It also restricted which coffees could be offered on the international market, increasing the price for high quality Ethiopian coffee. Plus, an increase in the financial transparency of the contracts. All of this ultimately benefitted the majority of Ethiopian coffee farmers.

Nowadays, the system is more flexible which has allowed Ethiopian coffee production to go from strength to strength. There are now more opportunities to trade directly with farms that sell high-quality coffee beans. Utilizing the Direct Trade model puts the farmers in a much better negotiating position which is great for the Ethiopian coffee industry overall.

Jebena icon, used in the Ethiopian coffee ceremony

The Ethiopian Coffee Ceremony

Coffee plays an important role in Ethiopian culture. Not just as a crucial source of income, but also as a major part of the daily routine. To be invited to the coffee ceremony is a sign of respect and social connection so to refuse would be to offend.

Each ceremony is a 2 to 3 hour performance and many families will participate in the Ethiopian coffee ceremony 2-3 times per day. That’s a lot of time for coffee!

The host (usually a woman) prepares coffee for the guests starting with green Ethiopian coffee beans. The coffee is cleaned, roasted, ground, and brewed – all by hand – before being served.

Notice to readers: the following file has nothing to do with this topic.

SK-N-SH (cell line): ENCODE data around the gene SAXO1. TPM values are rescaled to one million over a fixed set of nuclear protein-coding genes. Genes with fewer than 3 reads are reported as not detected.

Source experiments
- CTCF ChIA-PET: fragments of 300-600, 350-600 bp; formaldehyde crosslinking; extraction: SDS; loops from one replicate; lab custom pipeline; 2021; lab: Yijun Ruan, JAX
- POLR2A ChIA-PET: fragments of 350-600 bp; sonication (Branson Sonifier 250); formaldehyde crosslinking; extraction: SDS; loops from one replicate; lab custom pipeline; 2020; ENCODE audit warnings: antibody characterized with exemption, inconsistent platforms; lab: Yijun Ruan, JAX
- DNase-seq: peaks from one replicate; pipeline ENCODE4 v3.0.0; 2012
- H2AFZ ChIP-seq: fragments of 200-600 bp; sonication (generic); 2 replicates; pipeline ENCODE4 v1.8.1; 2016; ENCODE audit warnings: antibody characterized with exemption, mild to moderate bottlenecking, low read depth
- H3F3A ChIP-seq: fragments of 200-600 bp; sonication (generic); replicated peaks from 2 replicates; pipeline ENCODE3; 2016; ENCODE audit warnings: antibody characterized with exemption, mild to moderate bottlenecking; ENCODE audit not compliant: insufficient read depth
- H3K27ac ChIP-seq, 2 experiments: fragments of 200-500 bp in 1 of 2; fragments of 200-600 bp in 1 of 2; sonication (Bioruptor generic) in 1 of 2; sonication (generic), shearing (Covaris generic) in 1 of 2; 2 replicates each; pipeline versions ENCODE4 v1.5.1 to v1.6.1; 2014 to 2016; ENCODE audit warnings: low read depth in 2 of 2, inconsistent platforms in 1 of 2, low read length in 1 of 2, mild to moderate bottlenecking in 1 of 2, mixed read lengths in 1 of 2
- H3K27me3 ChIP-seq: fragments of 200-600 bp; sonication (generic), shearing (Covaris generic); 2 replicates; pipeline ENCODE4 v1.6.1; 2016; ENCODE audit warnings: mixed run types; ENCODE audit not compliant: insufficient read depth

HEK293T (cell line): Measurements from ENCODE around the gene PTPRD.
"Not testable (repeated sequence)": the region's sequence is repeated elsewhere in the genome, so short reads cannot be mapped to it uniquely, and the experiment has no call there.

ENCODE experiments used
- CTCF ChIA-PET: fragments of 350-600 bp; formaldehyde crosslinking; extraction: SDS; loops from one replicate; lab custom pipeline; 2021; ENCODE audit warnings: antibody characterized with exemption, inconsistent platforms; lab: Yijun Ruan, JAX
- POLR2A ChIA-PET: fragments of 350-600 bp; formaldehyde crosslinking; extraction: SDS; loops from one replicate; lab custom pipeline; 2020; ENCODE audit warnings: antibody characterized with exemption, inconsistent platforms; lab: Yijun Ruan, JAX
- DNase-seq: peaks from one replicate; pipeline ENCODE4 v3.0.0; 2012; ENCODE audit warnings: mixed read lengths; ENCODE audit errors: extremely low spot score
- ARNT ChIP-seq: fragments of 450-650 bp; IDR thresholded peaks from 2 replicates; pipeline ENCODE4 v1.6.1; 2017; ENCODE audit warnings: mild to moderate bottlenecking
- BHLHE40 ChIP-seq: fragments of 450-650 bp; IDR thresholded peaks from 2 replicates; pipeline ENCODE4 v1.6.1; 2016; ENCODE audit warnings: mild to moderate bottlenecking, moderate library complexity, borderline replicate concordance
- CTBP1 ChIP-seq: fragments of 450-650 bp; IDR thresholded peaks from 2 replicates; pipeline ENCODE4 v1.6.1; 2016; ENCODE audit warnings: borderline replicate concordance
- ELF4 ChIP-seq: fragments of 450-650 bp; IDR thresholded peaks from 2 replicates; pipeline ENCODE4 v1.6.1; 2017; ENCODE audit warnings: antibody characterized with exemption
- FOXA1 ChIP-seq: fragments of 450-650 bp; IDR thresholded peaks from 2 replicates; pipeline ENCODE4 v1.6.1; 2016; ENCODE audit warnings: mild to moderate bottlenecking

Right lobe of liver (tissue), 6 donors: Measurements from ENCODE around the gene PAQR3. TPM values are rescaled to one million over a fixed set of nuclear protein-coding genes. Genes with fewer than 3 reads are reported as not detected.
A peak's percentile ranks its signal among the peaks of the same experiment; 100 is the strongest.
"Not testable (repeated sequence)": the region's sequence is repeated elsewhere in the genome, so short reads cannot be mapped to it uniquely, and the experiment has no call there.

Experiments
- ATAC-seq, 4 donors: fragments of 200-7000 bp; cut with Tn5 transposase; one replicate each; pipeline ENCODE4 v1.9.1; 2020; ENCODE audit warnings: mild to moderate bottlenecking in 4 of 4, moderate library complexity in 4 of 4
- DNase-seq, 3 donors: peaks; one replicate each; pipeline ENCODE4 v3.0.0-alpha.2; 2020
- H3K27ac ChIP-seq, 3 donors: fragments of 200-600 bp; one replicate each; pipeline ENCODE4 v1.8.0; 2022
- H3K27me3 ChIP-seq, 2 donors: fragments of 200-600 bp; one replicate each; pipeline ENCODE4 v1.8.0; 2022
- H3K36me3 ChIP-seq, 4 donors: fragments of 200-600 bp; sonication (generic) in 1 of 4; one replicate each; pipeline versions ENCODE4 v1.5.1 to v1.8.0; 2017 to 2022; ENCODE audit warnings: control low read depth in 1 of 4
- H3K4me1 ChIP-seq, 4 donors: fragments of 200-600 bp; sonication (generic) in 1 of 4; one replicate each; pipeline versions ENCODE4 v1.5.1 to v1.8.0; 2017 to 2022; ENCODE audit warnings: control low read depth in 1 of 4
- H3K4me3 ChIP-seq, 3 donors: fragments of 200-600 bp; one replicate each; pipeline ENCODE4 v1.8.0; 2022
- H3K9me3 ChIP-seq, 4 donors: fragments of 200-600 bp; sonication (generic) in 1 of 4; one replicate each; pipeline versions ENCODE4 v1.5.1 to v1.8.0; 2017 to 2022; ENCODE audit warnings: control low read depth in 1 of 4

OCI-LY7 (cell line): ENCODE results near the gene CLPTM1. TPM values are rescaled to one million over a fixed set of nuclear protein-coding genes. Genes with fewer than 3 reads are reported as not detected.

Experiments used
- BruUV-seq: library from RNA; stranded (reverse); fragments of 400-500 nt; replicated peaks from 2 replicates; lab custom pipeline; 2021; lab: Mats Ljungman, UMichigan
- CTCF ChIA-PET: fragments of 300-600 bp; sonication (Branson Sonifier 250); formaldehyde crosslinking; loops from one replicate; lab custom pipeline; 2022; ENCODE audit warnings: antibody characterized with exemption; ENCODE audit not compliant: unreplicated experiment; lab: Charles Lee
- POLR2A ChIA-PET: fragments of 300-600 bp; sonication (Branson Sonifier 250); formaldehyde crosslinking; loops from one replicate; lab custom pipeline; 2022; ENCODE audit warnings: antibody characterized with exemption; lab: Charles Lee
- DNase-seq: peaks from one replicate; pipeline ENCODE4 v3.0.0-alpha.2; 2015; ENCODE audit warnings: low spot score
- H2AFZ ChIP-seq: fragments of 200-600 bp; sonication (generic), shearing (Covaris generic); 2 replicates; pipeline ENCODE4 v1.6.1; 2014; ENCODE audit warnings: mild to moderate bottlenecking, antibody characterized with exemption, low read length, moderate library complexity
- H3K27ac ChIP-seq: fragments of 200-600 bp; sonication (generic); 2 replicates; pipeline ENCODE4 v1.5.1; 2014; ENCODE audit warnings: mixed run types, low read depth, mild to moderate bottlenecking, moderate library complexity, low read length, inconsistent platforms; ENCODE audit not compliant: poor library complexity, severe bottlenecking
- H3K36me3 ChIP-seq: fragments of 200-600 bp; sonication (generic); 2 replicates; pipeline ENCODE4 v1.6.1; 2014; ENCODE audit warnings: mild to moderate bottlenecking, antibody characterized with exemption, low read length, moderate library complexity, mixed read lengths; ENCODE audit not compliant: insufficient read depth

It is used for all occasions for friends or family to meet and discuss all manner of subjects from politics to the community to the weather.

The coffee is served in one continuous pour from around 1 foot above the small ceramic cups. They are all filled equally, leaving the coffee grounds in the jebena (brewing pot).

Traditionally coffee is served three times, getting increasingly weak. Each round is known as the “abol”, “tona”, and “baraka” respectively. Sugar and spices are sometimes added but almost never milk. 

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Summing Up

Coffee from Ethiopia can be incredibly diverse from the delicate and floral to the big, fruity, and complex.

This diversity makes it one of the most exciting nations to explore for the variations in coffee style, growing regions, and processing.

If you haven’t tried some of the best Ethiopian coffee beans yet, what are you waiting for?


Matt Woodburn-Simmonds

Matt's coffee obsession started in 2006 when working as a Barista. A tendency to turn up to work hungover kickstarted his coffee journey which quickly turned into a love affair. As he moved on to work as a Restaurant Manager and Sommelier, the obsession continued to grow. Now, his passion is helping others to enjoy better coffee at home.